The New York Times published a great article today on the growing trend of mixing cocktails with science. Entitled Two Parts Vodka, One Part Science, the article definitely seems as if it’s written for those who are already passionate about cocktails, yet there is a bit of history in there for newcomers. From leather-infused Manhattan’s to half hot, half frozen gin fizzes, it will definitely satisfy the scientist in you.
I see a few others have already posted about this article, and the topic of molecular mixology, and the opinions are quite varied. Some view it as gimmicky or just for show, while others really embrace the crazy things you can do with a few chemcials and some time. Such innovations, good or bad, can only be good for a budding community.
Take food for example. There is something prized and special about visiting The Dining Room at the Ritz Carlton in San Francisco. Your mouth is nearly assaulted with flavors, textures, temperatures to where you’re ready to submit to Ron Siegel’s every whim and fancy even just for one more petit four, or if you’re lucky, some more of those delicate, fried sweetbreads. Molecular mixology is like a trip to The Dining Room.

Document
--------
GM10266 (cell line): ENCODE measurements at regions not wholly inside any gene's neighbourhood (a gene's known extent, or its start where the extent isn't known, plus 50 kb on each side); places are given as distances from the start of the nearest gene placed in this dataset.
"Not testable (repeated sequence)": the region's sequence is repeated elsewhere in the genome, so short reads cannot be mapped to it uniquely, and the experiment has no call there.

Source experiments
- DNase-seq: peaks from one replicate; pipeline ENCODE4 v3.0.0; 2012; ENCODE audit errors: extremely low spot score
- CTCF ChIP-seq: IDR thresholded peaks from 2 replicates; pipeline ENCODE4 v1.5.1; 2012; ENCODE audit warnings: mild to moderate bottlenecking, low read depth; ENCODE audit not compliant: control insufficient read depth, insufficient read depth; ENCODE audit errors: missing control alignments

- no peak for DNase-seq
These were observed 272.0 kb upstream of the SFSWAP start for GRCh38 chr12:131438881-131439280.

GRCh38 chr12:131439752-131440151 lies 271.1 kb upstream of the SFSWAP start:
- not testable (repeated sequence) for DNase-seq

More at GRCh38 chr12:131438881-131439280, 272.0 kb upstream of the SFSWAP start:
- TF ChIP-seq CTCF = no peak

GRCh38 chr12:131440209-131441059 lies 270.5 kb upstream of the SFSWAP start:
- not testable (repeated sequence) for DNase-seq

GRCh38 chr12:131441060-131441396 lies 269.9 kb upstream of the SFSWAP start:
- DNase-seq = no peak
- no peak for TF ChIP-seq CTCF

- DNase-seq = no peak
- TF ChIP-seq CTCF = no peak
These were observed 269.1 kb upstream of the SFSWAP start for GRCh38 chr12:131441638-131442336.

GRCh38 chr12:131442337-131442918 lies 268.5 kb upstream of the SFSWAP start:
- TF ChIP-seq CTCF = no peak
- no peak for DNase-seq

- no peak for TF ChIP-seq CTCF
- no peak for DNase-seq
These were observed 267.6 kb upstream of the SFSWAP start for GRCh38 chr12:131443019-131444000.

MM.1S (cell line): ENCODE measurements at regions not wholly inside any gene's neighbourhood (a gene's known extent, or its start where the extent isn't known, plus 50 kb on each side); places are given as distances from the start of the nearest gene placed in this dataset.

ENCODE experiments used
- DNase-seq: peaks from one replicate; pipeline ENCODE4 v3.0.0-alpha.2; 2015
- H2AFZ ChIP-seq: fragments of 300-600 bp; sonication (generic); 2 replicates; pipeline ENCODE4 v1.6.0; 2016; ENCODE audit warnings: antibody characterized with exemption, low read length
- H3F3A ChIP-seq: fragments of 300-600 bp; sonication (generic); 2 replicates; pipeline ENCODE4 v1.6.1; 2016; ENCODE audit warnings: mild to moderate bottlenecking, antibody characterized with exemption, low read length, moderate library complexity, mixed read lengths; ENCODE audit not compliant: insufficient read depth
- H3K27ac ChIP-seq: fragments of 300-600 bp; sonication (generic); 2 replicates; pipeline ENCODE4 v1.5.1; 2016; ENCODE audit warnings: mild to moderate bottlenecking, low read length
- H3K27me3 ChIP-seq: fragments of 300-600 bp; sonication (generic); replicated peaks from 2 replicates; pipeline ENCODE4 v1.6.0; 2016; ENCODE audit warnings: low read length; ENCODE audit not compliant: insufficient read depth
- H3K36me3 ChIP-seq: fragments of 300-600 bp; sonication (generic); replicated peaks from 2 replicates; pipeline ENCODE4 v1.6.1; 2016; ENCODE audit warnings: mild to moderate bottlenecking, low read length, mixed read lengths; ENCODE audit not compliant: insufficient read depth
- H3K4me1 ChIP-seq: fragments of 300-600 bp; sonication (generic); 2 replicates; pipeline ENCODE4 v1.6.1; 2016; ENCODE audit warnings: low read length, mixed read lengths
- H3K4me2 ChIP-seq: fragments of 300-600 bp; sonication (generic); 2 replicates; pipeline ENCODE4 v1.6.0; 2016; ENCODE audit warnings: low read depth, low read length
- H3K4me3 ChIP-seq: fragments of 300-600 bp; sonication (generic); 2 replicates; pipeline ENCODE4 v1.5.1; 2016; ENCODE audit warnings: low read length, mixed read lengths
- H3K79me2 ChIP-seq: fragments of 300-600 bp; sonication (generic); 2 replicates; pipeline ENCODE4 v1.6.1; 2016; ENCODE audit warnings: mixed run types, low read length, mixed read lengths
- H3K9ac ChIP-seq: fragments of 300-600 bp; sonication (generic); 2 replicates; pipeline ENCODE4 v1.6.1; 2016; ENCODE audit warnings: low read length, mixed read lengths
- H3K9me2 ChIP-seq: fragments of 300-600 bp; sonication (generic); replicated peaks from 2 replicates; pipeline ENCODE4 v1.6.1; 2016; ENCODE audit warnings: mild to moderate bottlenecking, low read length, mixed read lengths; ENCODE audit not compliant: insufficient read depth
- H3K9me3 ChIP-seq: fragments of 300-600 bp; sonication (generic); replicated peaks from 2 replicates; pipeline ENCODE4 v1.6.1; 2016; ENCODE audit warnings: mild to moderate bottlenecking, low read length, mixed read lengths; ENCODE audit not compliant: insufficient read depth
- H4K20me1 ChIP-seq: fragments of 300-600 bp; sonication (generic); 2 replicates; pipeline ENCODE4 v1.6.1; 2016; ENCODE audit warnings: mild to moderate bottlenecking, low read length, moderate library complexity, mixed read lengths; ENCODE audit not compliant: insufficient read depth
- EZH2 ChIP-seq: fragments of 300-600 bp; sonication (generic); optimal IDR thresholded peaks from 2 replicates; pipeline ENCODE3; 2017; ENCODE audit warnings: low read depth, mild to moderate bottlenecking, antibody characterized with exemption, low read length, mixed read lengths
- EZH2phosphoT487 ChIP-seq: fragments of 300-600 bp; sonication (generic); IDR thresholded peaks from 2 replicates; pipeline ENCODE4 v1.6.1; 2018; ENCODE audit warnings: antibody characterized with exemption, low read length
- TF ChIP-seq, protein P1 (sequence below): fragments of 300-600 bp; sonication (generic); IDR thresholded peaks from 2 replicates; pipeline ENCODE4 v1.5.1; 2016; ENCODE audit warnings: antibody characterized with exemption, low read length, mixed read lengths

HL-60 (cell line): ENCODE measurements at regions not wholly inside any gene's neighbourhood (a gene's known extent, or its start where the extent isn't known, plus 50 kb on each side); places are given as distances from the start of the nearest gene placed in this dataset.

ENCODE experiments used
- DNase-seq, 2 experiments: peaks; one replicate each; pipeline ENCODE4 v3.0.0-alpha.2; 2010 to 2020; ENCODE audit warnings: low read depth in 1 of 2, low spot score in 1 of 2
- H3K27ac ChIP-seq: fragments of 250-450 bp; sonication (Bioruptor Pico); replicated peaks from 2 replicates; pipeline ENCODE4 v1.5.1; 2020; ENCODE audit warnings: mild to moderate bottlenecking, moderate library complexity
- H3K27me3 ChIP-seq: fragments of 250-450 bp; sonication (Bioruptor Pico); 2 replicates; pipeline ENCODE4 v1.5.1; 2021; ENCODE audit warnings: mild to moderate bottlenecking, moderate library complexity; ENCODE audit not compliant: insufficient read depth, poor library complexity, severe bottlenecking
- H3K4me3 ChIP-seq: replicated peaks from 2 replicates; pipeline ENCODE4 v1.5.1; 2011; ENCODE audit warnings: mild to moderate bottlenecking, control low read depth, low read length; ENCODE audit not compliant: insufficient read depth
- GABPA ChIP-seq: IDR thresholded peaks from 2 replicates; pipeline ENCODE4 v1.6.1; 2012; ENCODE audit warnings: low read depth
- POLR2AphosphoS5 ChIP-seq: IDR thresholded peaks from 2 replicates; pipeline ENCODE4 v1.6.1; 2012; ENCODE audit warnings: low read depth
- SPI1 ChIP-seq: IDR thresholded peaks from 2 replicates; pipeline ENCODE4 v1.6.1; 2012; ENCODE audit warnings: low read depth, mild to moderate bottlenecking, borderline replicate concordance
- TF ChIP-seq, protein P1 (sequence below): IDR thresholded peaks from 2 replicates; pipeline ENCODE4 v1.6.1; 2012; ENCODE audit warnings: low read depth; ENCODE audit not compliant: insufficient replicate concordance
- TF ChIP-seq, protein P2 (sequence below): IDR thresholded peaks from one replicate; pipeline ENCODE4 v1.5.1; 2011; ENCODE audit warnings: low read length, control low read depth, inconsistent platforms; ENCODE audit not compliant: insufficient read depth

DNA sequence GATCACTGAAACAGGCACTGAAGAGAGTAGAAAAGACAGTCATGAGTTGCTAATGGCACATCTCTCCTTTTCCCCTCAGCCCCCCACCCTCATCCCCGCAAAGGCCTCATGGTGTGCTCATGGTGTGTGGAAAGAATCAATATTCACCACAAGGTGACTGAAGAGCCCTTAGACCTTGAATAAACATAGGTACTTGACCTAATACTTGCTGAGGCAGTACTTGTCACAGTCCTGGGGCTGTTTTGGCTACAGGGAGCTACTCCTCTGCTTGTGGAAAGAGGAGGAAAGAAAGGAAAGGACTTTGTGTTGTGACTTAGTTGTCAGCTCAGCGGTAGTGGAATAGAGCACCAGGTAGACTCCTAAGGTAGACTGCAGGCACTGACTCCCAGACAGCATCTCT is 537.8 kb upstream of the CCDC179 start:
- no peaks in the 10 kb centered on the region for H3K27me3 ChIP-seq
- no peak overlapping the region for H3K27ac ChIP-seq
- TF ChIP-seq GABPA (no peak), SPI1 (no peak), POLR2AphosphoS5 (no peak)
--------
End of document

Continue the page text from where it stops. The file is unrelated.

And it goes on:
But what about those divine shortribs you braised the other night and served on top of 7 cups of heavy-cream laden mashed potatoes? Or how about a simple grilled burger and some boiled corn on the cob, slathered in butter and encrusted with kosher salt? Comforting, consistent, kind of like a crisp margarita or a well-made Sazerac.
If there is a place for both extremes in the food world, why not in the mystical realm of the cockail?